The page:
Chance is a rather striking two year old Bodmin Moor colt. Fortunately he seems to have escaped being branded although he will certainly have been manhandled. He's travelled a long way from home, taking in three sales yards en route before ending up locally. His future is a lot more certain now. He arrived with a head collar on and his owner has done really well to be able to replace it after carefully handling his head over the door of the stable. However, she has been quite worried about attempting to touch him anywhere else on his body whether in the stable or in the paddock.
Using good old No Fear, No Force methods and the feather duster I was able to start touching his preferred side, his right hand side. Progress was pretty rapid from there and I was soon able to touch him with my hand on his right hand side and to give him a lovely scratch under his neck. He's really rather itchy at the moment and moulting like mad. His coat is rather matted too but it's important not to try to pull any of the matted bits off.
The scarf was fairly routine as he doesn't mind having his head handled but I could then use the scarf to teach him to lead from his neck and then later from the head collar itself.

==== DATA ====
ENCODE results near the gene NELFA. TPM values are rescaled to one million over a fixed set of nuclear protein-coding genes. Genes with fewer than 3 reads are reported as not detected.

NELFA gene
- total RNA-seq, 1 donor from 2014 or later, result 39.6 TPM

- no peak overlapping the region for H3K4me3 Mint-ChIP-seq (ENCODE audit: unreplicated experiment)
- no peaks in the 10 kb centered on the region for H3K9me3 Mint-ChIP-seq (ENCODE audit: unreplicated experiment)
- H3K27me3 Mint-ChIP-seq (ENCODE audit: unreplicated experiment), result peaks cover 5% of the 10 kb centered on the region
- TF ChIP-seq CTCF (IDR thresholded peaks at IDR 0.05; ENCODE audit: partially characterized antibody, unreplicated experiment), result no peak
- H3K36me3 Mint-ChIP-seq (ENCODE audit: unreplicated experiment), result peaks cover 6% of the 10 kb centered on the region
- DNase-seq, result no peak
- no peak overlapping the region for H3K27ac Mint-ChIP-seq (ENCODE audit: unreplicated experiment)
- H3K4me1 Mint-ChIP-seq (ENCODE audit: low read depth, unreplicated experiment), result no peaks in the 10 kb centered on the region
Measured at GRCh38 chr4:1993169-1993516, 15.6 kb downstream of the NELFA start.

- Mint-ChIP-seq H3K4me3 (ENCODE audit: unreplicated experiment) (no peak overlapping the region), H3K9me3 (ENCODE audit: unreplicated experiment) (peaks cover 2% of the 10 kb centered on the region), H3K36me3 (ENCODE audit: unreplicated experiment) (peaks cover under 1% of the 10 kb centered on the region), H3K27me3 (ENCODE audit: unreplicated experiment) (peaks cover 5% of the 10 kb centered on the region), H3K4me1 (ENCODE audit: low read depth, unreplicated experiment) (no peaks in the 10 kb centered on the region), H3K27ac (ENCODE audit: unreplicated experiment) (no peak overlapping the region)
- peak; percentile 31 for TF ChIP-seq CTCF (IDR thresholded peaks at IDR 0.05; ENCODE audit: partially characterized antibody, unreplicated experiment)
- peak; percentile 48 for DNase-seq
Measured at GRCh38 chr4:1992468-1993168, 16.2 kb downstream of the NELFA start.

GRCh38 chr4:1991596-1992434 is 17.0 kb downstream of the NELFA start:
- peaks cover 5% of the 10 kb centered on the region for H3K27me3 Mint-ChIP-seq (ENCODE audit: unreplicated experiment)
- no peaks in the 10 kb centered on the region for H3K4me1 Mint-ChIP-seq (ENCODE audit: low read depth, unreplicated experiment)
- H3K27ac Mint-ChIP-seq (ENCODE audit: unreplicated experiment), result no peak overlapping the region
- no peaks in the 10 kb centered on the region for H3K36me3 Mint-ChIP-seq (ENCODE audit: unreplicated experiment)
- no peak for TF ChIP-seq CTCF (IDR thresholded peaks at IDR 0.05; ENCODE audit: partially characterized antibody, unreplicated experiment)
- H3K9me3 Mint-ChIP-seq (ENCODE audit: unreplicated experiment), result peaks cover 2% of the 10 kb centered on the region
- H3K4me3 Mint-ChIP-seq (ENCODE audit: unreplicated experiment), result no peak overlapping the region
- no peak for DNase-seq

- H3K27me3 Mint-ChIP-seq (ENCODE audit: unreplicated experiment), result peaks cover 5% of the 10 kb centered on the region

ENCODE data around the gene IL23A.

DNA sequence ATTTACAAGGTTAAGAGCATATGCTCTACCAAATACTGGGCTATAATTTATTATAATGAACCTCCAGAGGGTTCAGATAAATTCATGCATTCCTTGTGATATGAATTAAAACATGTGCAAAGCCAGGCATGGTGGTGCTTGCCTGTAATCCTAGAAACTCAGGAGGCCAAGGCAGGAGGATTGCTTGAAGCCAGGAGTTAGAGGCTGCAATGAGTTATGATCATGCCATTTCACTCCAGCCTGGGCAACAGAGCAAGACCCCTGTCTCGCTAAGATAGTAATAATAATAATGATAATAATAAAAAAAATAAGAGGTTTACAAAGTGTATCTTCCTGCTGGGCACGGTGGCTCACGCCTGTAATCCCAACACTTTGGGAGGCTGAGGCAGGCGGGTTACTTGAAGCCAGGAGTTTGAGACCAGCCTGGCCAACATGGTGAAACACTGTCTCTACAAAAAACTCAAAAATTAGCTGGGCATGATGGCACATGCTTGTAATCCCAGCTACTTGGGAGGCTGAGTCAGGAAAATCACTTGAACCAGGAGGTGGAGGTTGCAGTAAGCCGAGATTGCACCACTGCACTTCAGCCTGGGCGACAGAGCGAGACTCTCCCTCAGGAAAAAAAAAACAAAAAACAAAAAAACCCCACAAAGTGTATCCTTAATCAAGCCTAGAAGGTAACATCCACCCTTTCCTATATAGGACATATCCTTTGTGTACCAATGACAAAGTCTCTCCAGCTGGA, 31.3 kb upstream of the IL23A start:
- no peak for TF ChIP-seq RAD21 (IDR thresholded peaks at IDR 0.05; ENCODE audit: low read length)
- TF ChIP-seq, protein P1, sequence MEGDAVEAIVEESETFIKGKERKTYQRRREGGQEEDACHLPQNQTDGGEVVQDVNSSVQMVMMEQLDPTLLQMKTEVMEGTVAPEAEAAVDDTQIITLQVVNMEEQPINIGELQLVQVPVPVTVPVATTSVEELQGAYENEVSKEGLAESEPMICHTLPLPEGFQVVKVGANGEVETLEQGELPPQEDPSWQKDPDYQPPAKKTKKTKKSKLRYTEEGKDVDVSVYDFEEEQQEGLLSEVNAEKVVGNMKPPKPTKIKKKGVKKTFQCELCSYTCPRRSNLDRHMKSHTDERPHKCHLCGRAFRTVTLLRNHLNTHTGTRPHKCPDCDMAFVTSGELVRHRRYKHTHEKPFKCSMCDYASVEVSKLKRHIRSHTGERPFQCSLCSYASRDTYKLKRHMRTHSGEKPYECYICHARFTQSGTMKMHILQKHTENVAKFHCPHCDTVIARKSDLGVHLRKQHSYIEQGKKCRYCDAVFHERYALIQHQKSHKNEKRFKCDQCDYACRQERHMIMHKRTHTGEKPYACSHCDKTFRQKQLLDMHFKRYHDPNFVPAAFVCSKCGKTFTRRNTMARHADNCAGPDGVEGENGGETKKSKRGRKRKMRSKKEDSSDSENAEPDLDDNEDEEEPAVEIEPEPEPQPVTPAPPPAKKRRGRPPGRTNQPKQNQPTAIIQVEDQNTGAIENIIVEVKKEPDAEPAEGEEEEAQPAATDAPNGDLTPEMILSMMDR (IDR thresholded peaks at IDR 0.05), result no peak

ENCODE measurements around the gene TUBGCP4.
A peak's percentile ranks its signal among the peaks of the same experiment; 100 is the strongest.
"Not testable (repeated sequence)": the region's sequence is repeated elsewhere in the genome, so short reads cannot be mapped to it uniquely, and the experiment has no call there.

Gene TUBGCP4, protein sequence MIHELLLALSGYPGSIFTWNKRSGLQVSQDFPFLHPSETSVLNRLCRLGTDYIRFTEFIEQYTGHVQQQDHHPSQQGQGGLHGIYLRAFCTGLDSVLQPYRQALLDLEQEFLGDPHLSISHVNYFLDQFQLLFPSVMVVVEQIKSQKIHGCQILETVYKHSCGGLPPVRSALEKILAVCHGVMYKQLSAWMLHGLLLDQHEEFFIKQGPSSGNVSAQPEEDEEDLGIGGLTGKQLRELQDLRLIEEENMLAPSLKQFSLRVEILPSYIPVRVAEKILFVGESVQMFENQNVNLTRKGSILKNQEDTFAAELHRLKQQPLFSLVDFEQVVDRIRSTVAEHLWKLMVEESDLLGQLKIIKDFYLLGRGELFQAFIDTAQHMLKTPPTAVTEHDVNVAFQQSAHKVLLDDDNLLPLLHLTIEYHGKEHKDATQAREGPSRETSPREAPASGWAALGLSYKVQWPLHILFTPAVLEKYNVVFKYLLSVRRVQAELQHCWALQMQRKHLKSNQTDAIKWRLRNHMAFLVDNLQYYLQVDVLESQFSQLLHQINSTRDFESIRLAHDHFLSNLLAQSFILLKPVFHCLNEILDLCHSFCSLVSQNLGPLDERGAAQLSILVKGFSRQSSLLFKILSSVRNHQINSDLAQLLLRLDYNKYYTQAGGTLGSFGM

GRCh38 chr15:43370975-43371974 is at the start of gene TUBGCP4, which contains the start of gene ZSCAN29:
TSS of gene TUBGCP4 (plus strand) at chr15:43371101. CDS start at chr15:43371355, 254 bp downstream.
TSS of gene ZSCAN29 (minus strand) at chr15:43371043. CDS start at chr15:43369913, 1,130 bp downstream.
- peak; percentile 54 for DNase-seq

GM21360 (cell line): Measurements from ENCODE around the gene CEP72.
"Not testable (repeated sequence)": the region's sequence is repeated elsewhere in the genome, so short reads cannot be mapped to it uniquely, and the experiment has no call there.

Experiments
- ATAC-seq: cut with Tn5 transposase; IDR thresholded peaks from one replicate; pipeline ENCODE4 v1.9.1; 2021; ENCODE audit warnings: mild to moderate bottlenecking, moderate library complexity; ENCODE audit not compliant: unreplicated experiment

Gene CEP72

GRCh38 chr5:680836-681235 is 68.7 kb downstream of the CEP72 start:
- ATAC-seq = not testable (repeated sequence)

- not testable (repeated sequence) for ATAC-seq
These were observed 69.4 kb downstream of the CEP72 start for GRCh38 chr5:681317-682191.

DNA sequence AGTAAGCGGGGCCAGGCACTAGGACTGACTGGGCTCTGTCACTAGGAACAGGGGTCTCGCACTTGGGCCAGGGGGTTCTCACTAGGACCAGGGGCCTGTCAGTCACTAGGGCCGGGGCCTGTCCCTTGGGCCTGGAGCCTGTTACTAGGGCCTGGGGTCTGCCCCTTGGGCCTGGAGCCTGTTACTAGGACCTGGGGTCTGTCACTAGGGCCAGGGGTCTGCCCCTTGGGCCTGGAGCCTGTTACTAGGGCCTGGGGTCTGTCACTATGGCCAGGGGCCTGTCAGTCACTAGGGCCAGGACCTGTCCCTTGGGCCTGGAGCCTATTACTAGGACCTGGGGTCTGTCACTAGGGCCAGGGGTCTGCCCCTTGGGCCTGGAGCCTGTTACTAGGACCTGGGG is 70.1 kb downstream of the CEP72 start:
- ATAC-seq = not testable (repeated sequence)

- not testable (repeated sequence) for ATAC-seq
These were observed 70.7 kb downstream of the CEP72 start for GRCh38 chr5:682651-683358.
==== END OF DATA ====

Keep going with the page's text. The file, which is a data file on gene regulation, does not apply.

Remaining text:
It was a short step literally and metaphorically to being able to touch him on his left hand side which he had protected until now. All of this meant that I could swap his head collar over fairly easily and soon there will be no need for one at all.
Facebook TG: Chance with Sarah Weston amazing is all I can sayMessage received 1.4.14: "Walked into stable on his own today. New yellow duster was nudging it before I even went into stable good as gold. Amazing thank you you much !" TG
Piglet had some more lead rein practise this afternoon. He still has a tendency to pull away from time to time and so we wanted to practice catching him again. It was back to the scarf because I hate to see him being jolted in the nose when he treads on the end of the lead rein and I do think that it was putting him off coming back to be caught. Given that there is no way of holding him if he does pull away, we need to keep him keen to come back.